Deciding to quit for life
Smoking is not a natural act. It is a learned activity. People gradually become conditioned to smoking in certain social situations such as talking on the telephone. Others may smoke to reduce tension, anxiety or use it as a food substitute. Soon the act of smoking becomes so ingrained that the person may not be aware they are lighting up.
The addictive elements of tobacco make quitting smoking incredibly difficult. It can take as few as four cigarettes for a teenager to learn how to smoke without choking. Every cigarette after the first four is practice for a regular smoking habit.
In Northwestern Ontario, 35% of adults reported that they were regular smokers (Ontario Health Survey). In spite of this fact, it seems people want to quit. Research shows that the majority of smokers in Ontario, including teens, have quit smoking for at least one week. In Canada, more than half of Canadians who have ever smoked have quit.
The majority of people who have quit have done it on their own. It may take several attempts to quit before a person learns enough about their own smoking habit to successfully resist the urge to smoke. The three situations which can commonly ruin a person’s attempt to quit are:
- negative emotional states, (frustration, boredom and anger)
- interpersonal conflict (with family, friends, or stress at work)
- social pressure
When you stop smoking, the nicotine leaves your system within several days but there's more to the smoking addiction than nicotine. Some people trying to quit experience setbacks like having a cigarette or even starting to smoke again. Don't be too hard on yourself. Quitting is rarely automatic. Becoming a non-smoker is a process of learning how to be a non-smoker. The average person will require four to five serious quit attempts, spread over two years, to become a non-smoker.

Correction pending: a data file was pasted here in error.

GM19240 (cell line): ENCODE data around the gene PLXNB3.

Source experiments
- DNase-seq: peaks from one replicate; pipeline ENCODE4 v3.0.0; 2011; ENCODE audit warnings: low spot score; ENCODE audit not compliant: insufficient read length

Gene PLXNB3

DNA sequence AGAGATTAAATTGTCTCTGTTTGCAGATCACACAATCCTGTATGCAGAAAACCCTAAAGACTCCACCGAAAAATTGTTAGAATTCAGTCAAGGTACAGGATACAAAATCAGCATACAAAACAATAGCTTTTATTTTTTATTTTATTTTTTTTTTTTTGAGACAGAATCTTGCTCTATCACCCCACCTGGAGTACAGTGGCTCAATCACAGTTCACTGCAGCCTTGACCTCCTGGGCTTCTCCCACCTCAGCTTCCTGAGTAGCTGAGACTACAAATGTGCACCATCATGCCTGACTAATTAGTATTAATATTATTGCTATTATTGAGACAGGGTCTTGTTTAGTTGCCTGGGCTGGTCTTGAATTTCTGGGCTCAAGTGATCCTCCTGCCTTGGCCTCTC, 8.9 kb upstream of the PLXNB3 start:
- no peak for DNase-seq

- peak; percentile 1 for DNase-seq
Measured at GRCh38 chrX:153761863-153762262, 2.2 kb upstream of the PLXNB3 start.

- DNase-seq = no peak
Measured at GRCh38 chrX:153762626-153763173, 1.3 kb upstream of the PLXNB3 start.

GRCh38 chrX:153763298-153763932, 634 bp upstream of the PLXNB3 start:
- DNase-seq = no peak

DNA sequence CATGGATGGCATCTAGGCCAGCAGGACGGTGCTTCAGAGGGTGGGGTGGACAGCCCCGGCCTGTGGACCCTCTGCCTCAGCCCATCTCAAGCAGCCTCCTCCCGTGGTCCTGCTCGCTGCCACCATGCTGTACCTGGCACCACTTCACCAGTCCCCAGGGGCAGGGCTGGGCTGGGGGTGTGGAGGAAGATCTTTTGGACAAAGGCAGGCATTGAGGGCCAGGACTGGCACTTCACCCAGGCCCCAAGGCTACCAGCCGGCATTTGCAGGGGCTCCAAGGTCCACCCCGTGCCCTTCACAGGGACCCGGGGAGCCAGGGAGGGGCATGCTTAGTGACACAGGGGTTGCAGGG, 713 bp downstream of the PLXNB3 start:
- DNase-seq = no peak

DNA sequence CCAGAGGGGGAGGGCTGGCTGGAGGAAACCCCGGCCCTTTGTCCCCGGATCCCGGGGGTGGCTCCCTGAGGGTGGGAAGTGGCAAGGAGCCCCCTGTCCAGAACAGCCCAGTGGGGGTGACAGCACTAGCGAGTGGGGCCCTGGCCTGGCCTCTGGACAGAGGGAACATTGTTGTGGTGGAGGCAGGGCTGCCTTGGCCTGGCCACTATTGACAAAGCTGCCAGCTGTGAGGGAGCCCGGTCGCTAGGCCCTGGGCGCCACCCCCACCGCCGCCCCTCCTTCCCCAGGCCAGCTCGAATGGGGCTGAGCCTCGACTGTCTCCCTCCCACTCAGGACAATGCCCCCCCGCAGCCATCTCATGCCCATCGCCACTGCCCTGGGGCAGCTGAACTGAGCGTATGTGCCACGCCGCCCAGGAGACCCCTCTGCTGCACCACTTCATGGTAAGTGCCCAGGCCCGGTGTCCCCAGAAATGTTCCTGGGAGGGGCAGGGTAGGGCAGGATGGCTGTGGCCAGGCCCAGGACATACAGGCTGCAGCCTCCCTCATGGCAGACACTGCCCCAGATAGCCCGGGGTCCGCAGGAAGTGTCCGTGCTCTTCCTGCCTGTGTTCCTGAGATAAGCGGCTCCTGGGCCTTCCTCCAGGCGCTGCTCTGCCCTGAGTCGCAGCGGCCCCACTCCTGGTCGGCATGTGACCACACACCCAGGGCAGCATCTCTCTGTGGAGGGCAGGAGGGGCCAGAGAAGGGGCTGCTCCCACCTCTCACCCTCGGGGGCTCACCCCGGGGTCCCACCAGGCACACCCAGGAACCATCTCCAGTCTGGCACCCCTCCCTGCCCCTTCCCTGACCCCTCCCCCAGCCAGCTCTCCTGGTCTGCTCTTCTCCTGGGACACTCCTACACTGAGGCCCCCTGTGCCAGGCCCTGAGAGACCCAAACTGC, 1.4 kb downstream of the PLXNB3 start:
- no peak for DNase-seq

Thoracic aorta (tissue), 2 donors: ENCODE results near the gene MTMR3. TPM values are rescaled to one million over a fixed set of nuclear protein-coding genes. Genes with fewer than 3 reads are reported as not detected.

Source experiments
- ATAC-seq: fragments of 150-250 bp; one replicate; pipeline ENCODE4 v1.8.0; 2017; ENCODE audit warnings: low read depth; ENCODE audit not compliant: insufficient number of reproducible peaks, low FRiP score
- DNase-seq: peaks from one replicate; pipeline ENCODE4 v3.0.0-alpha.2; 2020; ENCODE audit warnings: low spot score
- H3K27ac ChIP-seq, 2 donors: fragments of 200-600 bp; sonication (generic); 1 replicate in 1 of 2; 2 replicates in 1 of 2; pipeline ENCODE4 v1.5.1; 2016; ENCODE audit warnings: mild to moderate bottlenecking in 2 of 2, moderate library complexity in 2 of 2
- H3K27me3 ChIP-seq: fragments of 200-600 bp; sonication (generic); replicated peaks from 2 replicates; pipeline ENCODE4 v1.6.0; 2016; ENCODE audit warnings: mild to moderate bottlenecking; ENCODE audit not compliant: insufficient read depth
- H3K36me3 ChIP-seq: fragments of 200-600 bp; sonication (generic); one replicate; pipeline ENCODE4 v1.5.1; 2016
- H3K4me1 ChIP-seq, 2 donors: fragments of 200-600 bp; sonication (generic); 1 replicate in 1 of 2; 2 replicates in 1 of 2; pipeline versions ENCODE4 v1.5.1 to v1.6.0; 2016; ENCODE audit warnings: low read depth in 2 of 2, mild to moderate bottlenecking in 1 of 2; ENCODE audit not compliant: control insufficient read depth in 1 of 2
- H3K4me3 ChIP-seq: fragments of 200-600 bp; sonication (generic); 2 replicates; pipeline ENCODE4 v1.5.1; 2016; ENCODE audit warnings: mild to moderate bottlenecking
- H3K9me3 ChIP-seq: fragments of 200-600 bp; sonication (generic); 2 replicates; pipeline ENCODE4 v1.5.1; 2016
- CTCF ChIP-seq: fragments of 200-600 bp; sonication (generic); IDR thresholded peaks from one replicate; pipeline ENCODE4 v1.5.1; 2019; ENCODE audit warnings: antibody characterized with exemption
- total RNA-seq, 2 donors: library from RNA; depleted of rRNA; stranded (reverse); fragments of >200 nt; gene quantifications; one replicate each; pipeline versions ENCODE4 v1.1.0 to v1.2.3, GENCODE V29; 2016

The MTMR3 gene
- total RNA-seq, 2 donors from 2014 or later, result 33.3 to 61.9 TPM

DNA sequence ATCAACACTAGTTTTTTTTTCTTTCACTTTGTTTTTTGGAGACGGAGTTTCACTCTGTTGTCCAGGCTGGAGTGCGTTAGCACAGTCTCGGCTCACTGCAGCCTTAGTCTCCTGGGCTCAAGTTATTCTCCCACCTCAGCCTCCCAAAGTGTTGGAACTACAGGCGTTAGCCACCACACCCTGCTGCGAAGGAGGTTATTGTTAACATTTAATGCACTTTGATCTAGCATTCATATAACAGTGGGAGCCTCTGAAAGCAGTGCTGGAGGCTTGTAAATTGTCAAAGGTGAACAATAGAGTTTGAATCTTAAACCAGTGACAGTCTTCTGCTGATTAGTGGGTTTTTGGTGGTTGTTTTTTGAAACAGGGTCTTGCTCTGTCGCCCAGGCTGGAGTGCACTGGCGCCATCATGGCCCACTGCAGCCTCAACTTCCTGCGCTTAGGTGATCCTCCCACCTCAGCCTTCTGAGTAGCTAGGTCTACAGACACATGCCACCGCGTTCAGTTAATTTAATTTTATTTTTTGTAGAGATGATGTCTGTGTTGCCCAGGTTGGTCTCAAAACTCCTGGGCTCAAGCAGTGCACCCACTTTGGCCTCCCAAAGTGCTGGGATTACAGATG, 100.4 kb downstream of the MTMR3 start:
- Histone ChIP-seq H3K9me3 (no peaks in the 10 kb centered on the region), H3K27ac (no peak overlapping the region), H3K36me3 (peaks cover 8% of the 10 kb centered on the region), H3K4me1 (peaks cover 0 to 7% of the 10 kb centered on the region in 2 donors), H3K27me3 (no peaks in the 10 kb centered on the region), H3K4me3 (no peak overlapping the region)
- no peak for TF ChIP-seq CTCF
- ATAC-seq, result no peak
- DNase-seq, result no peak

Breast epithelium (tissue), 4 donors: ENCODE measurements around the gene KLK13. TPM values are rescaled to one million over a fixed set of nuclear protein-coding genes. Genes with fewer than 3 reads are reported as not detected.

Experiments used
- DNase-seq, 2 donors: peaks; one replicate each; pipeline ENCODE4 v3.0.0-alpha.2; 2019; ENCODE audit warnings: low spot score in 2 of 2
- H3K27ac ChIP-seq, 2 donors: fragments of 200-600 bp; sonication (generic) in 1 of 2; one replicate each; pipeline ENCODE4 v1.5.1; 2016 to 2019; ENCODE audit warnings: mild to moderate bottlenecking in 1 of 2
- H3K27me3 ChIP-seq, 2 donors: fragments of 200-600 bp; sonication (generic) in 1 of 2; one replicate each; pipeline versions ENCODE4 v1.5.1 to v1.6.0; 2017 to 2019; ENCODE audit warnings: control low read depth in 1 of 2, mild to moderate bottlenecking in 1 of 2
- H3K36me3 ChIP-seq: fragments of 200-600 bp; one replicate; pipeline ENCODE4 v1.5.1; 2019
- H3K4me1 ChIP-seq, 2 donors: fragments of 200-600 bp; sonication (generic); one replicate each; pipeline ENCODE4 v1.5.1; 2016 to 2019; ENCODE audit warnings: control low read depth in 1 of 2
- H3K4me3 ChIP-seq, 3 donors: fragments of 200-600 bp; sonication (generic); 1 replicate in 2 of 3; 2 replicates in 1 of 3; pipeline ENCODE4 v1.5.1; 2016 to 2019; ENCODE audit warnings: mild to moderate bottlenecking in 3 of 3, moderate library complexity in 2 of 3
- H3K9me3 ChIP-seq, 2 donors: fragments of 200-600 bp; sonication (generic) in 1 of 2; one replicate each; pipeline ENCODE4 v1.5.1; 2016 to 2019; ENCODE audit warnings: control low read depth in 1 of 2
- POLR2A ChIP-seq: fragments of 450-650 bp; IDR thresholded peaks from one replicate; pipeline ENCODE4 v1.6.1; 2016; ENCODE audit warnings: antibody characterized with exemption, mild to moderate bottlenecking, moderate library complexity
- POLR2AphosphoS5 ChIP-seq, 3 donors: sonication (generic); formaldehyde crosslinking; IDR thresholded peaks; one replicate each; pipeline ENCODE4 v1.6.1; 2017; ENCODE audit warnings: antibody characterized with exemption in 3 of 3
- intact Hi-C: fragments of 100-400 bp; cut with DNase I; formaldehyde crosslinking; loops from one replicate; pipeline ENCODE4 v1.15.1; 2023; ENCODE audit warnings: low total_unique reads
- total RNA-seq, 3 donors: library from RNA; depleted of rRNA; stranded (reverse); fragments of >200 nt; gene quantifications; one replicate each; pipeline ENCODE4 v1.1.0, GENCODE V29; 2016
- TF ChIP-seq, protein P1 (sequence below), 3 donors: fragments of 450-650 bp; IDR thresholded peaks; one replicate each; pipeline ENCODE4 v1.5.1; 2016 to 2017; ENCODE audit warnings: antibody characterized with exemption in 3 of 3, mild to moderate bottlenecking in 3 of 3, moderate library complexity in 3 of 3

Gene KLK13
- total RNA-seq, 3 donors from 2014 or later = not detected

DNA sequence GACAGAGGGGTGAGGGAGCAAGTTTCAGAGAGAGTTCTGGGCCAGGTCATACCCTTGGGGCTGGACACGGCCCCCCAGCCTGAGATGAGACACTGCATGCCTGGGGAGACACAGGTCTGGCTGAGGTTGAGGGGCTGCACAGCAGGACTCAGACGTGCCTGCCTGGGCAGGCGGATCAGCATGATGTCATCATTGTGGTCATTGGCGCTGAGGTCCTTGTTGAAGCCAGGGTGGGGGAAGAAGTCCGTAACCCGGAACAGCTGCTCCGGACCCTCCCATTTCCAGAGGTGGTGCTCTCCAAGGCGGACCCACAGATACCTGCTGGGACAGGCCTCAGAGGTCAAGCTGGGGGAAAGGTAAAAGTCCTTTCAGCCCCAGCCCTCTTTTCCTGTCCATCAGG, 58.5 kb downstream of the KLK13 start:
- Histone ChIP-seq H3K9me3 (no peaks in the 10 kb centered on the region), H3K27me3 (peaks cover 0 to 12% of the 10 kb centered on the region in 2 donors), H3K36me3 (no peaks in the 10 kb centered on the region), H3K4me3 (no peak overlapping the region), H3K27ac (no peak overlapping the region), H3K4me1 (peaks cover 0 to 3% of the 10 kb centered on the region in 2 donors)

You have a choice of many methods to quit. Some of the most common are gradually reducing the number of cigarettes you smoke (tapering off) or stopping smoking immediately (cold turkey). Tapering off might seem easier at first. It works for some people but with cigarettes, matches and ashtrays around, you might be tempted to start again during periods of difficulty or stress. Cold turkey is a big commitment and takes allot of will power.
Think carefully about the method that is best for you. In either case, you need to pay attention to what you're doing. The better you understand yourself and what triggers you to smoke, the more successful you will be at quitting the habit.
Although most smokers quit without any help,
various smoking cessation techniques are available, including nicotine replacement therapy (gum and patches), acupuncture, hypnosis and training in behaviour modification. Self-help resources are available from both the Smoker’s Helpline online
(www.smokershelpline.ca) and the Thunder Bay District Health Unit
at 625-5982 or tbdhu.com. Your family doctor can, also, help with your strategy. Use whatever method will work best for you.
Public Health Nurse, Tobacco Program
Thunder Bay District
Health Unit - 625-5982